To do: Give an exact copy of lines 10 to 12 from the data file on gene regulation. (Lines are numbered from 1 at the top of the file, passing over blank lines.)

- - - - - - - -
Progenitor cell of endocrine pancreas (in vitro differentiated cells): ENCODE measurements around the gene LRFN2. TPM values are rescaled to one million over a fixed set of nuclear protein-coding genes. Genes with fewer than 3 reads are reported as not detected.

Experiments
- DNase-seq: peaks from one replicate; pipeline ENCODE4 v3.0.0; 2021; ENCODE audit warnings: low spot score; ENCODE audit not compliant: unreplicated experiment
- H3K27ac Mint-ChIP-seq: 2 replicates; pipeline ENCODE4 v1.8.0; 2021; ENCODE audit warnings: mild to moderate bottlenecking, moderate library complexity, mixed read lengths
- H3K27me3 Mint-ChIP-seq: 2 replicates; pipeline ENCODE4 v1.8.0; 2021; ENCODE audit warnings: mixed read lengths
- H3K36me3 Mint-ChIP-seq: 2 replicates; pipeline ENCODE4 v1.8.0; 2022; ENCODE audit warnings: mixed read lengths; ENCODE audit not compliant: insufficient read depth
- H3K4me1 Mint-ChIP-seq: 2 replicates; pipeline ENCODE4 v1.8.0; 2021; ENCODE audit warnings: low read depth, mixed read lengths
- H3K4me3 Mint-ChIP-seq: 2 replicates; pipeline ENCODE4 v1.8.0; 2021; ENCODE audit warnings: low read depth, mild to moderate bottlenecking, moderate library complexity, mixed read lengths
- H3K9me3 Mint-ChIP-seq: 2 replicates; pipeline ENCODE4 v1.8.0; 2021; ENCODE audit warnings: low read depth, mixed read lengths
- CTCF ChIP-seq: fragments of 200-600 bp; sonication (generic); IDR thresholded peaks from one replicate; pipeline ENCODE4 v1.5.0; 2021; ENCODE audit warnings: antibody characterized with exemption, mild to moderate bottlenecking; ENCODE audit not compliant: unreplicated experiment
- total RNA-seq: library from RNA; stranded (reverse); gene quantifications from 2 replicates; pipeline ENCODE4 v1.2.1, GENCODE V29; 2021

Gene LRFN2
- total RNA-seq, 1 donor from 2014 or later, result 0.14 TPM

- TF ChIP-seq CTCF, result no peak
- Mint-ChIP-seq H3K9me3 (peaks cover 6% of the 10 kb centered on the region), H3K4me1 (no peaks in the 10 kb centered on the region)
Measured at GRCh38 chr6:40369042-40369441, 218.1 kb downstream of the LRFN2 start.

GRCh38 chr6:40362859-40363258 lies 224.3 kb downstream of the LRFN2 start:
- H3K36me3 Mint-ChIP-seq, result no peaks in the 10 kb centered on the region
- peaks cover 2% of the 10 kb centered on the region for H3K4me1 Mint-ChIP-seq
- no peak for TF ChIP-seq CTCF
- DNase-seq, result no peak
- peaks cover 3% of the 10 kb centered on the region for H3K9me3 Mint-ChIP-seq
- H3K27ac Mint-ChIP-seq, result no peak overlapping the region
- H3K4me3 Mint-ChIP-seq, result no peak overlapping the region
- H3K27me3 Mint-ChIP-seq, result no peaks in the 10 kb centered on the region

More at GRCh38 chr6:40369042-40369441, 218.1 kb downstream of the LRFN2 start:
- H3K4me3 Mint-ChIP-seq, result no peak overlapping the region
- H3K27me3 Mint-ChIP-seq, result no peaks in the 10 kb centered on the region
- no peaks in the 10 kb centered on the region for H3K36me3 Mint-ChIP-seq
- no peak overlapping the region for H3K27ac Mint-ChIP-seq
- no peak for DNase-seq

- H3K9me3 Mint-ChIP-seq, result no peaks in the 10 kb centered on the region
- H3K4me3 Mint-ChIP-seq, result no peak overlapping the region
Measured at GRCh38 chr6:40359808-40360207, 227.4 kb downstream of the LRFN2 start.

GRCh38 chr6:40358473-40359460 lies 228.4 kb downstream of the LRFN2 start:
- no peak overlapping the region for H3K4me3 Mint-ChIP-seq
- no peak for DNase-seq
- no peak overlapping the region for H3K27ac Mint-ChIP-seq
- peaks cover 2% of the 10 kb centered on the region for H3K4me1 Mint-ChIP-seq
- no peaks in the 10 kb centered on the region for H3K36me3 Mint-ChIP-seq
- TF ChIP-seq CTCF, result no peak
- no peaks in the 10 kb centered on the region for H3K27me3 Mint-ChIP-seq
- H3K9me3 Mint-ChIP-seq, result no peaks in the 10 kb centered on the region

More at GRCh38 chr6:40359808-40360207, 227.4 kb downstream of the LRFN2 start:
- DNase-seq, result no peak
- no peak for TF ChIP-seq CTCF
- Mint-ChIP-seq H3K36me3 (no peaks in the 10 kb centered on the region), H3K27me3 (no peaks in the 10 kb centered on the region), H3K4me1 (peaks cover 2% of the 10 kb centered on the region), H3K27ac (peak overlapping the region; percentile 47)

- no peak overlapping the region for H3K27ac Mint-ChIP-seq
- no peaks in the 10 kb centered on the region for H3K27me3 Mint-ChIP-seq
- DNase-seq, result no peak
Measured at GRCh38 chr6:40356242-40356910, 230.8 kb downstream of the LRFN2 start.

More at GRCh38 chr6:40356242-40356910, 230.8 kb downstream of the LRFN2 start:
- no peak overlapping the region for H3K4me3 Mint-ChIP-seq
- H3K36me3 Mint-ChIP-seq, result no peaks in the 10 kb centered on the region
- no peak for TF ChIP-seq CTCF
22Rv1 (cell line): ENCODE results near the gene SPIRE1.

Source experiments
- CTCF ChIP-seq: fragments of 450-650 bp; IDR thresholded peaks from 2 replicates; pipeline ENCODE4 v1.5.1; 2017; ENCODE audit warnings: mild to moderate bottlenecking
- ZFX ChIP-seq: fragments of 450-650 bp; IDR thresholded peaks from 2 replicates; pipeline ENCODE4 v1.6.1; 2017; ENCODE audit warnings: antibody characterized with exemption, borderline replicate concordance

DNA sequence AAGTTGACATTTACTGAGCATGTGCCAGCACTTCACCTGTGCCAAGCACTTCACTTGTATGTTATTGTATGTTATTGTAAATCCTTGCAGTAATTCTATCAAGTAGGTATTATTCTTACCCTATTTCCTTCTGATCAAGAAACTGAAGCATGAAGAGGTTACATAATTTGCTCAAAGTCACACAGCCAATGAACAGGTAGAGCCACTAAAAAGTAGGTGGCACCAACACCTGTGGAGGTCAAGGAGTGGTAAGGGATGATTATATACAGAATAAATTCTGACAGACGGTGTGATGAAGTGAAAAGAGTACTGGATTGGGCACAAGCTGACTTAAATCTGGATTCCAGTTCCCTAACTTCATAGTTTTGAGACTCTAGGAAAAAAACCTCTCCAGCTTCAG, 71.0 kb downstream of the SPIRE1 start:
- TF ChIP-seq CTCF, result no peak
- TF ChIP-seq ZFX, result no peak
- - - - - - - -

- CTCF ChIP-seq: fragments of 200-600 bp; sonication (generic); IDR thresholded peaks from one replicate; pipeline ENCODE4 v1.5.0; 2021; ENCODE audit warnings: antibody characterized with exemption, mild to moderate bottlenecking; ENCODE audit not compliant: unreplicated experiment
- total RNA-seq: library from RNA; stranded (reverse); gene quantifications from 2 replicates; pipeline ENCODE4 v1.2.1, GENCODE V29; 2021

Gene LRFN2